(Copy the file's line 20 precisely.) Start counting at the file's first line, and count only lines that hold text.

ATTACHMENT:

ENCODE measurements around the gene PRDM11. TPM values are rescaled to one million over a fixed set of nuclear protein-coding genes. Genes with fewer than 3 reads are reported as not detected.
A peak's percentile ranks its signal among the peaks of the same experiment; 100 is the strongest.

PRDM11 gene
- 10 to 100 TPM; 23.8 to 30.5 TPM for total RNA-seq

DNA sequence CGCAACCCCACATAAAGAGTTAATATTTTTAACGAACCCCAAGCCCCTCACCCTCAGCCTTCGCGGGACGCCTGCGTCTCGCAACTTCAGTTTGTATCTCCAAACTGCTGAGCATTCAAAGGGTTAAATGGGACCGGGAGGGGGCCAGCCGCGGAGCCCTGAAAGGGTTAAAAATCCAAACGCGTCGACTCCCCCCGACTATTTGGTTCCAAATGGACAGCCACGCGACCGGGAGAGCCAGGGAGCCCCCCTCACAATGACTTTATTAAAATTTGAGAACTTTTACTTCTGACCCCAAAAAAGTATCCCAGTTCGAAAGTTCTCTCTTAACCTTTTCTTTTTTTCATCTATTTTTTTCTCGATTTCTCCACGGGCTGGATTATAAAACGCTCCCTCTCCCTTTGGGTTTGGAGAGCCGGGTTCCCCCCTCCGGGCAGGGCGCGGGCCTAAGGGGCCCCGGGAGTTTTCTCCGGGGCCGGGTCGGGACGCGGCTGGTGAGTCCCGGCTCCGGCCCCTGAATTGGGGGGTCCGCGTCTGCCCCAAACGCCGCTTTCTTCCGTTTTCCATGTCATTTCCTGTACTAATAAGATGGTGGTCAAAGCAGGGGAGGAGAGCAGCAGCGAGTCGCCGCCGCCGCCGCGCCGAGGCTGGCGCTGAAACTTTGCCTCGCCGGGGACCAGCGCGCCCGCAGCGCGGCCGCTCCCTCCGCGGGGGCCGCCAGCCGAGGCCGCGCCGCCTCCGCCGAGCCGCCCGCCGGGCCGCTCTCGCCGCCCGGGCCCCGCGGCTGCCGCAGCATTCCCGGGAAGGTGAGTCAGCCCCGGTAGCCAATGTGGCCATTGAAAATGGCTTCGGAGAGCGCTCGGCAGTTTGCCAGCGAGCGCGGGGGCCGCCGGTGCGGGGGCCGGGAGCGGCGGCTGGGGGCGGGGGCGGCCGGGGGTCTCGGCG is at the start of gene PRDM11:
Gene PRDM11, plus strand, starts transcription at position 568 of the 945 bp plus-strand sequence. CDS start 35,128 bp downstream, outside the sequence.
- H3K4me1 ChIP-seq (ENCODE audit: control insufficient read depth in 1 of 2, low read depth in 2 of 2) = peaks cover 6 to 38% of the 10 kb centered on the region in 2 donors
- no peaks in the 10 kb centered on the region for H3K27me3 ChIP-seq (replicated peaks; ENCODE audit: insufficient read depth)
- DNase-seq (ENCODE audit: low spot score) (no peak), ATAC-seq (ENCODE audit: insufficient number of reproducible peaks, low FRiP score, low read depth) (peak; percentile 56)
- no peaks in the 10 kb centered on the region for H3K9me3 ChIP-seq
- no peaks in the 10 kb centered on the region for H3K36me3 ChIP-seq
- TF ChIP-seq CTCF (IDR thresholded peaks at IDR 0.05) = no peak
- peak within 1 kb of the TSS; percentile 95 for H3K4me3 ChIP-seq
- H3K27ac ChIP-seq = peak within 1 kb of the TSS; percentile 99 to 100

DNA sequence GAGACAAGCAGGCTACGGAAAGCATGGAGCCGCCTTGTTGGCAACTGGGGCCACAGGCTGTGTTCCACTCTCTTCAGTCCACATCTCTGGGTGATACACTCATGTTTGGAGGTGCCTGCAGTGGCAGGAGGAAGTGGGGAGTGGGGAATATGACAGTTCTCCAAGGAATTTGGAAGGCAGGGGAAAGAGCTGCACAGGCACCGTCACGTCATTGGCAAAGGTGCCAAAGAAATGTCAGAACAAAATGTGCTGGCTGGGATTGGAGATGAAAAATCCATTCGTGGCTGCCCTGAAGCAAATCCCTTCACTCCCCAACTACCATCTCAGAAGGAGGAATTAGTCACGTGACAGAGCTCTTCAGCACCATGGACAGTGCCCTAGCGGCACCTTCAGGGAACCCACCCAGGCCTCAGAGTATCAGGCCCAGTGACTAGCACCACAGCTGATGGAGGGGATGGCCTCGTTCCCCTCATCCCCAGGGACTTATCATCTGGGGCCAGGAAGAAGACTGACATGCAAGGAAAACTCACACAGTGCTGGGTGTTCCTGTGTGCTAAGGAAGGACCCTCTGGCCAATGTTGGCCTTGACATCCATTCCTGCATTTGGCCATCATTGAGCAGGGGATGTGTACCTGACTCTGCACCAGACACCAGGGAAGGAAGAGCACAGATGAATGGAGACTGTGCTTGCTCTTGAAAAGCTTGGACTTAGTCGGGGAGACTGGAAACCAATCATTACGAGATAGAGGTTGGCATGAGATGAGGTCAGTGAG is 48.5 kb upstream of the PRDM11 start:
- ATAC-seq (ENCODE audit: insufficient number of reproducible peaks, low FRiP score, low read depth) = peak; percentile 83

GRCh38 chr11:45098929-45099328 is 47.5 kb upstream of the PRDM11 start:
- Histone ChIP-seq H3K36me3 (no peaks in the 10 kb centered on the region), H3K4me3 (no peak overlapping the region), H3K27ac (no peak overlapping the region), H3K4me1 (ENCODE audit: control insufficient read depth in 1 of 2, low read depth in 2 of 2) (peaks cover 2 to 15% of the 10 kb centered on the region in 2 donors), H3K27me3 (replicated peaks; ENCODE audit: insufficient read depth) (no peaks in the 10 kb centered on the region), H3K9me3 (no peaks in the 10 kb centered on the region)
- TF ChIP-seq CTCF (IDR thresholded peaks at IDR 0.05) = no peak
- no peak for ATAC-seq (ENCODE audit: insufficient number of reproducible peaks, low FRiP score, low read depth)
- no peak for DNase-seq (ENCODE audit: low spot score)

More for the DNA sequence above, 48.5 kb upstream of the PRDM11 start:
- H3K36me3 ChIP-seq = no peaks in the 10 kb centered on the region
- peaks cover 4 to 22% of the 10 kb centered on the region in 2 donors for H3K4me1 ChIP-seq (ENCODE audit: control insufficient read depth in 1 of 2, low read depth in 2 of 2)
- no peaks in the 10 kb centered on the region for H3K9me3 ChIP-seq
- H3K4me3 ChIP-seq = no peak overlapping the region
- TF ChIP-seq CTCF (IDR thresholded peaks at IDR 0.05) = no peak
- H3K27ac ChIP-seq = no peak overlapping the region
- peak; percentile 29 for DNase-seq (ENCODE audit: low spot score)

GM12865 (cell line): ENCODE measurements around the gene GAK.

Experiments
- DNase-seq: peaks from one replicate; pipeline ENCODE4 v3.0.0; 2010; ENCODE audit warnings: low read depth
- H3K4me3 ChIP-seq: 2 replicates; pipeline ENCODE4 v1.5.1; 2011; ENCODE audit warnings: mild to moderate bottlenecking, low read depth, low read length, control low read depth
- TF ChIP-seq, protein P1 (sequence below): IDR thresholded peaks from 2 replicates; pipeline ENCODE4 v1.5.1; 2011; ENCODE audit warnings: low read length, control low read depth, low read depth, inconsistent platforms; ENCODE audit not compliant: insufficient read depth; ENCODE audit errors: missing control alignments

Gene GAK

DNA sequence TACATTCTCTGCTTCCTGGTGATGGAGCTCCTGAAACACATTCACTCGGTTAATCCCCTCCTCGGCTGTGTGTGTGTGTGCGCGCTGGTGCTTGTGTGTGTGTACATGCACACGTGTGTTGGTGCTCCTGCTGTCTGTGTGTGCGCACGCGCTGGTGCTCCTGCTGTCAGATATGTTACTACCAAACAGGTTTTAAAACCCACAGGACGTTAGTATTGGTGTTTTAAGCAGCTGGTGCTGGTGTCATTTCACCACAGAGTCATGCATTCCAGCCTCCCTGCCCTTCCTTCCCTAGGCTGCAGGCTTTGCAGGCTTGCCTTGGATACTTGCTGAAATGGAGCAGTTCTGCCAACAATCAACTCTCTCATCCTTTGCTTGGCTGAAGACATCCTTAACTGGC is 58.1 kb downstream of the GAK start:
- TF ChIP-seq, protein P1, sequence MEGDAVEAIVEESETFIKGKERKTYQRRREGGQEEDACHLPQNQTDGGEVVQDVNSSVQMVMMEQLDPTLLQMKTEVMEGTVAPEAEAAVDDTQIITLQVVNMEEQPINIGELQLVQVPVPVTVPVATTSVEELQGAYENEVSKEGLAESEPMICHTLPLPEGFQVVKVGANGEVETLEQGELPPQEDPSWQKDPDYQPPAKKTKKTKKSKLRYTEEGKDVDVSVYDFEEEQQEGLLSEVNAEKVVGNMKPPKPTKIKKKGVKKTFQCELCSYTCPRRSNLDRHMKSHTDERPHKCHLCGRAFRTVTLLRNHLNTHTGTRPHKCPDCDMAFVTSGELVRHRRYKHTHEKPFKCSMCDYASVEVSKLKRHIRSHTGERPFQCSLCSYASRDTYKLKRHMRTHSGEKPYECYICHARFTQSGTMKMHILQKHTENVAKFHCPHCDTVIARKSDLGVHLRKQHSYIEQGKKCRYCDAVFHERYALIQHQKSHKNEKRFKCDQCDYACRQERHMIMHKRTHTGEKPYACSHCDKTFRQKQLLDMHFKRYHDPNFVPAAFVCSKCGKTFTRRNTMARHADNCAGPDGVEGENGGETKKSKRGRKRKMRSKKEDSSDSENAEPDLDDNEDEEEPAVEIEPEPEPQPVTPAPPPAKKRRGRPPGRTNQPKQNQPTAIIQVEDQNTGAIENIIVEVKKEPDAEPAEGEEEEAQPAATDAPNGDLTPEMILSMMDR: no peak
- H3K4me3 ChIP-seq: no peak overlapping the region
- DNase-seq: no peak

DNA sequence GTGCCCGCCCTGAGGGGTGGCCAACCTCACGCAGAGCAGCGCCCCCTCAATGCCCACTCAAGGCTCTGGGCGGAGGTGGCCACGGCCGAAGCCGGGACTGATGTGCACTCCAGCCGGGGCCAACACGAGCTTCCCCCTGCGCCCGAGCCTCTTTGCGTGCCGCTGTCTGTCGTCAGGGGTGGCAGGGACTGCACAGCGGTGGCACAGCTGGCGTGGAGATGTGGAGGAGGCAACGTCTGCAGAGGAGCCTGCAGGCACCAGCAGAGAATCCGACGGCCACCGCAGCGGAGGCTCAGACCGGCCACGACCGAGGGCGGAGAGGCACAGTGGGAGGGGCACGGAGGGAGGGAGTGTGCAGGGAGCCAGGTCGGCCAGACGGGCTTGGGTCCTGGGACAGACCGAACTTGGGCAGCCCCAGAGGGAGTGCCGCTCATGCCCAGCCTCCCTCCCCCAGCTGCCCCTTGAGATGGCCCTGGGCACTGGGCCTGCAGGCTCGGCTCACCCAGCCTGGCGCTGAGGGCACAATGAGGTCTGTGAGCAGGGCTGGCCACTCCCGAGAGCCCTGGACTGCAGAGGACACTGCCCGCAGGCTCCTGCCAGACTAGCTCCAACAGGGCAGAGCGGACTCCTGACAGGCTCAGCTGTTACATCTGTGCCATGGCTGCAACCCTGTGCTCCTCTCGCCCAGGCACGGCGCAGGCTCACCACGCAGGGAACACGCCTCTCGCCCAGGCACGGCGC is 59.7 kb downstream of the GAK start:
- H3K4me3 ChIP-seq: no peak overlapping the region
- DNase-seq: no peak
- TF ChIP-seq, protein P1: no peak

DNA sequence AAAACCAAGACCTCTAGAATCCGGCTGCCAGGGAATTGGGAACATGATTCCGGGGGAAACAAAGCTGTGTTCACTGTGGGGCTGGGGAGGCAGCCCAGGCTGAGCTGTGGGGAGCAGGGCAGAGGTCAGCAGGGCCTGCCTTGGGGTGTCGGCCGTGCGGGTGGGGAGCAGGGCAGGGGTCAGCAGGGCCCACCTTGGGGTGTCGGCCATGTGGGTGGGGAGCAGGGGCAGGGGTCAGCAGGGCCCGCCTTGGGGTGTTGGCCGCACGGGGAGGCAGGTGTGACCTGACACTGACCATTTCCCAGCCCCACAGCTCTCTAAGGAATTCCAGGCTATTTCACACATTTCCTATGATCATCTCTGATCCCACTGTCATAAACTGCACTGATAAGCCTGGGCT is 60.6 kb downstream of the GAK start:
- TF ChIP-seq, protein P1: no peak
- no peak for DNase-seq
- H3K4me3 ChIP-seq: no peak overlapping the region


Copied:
- no peak for ATAC-seq (ENCODE audit: insufficient number of reproducible peaks, low FRiP score, low read depth)